It may seem strange, as Ireland prepares for its second vote on the Lisbon Treaty on October 2, 2009, to focus on the vision of Europe of the current pope. After all, are his views not essentially religious and are Ireland’s concerns with Lisbon not, in the main, economic, social and political? At first glance, this may appear to be the case, but on closer inspection it becomes evident that Irish people are concerned about a very wide range of issues with which the Treaty of Lisbon is, or is perceived to be, connected. And the pope is concerned, as he observes the growth and development of the European Union, with the principles and the vision of humanity that underlie the advance of the EU and with how these are related to the religious and cultural heritage of the continent of Europe as a whole. Popes, and not only the present one, have a pastoral interest in Europe – and thus in the values, freedoms, opportunities, possibilities and challenges that it presents to its peoples. Indeed, before homing in on Benedict XVI’s vision of Europe, it will be instructive to glance back at the approach to Europe taken by his predecessor, John Paul II, who dominated the papal scene for over a quarter of a century, from 1978 to 2005.

Ireland, Europe and Catholic Social Teaching: Shared Values?

on Friday, 28 August 2009. Posted in Issue 61 Perspectives on Europe

Cathy Molloy

September, 2009

Ireland, Europe and Catholic Social Teaching: Shared Values?

Climate Change

© iStock
No Irish in EU?

In May this year, on the last stretch of the ancient pilgrim route to Santiago de Compostela in Spain, etched on a large stone, for all to see, were the words ‘No Irish in EU’. The pilgrim route celebrates St James the Apostle and has been walked by Christians for well over a thousand years, and by Kerrymen since the 1400s!1 Given the history of Irish Christianity, and its importance in the founding of Europe from the 6th century, it shocks to realise that in 2009 there are people who do not want us in the European Union.

Taking Our Rightful Place Ireland, the Lisbon Treaty and Democracy

on Friday, 28 August 2009. Posted in Issue 61 Perspectives on Europe

Edmond Grace SJ

September , 2009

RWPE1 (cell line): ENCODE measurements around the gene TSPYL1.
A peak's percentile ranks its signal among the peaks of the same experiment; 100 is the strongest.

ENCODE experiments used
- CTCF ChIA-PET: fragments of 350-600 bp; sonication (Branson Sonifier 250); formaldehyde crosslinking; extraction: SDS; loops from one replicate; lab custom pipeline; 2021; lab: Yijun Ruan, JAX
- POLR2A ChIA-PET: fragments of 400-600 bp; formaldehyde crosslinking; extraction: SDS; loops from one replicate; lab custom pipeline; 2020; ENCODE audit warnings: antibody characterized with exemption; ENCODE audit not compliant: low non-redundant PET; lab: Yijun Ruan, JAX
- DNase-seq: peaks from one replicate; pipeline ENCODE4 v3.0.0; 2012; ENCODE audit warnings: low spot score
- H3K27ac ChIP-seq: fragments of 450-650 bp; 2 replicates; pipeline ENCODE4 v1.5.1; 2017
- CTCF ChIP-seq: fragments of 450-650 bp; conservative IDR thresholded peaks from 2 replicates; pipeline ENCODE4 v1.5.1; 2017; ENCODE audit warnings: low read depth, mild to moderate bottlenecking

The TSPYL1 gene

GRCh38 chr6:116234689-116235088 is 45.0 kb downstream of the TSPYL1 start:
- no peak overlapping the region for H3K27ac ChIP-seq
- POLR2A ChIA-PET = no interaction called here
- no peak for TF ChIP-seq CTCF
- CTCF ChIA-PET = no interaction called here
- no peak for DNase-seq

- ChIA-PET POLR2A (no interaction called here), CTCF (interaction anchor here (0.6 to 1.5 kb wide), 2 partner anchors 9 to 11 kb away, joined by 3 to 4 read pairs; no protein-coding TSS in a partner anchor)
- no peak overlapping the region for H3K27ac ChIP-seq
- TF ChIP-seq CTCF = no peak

Taking Our Rightful Place: Ireland, the Lisbon Treaty and Democracy

Bureacracy in Europe

Bureacracy in Europe
© iStock

A Basis of Right

The Irish electorate has voted in favour of many European treaties since the original treaty of accession in 1971. Until the Nice Treaty any deal struck by Irish negotiators with their European partners included generous financial incentives. These incentives are indisputable and easily grasped. They have been our point of entry into Europe up till now and no other vision has been offered by our political leaders, who now have left it too late to redeem their failure of leadership. They have appealed too often and too eagerly to narrow self-interest and, as a result, they have lost the ability to inspire any generous sentiment.

The time has come for straight-forward if unfamiliar questions. What is this entity, the European Union? How have we Irish benefited from membership? What are we willing to contribute? And why?

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When Ireland became an independent State it inherited some appallingly bad housing conditions. This was most notoriously the case in the severely deprived areas of inner-city Dublin, but inadequate and overcrowded housing which lacked basic facilities was also prevalent in towns and villages and rural areas around the country. Read full editorial

Working Notes is a journal published by the Jesuit Centre for Faith and Justice. The journal focuses on social, economic and theological analysis of Irish society. It has been produced since 1987.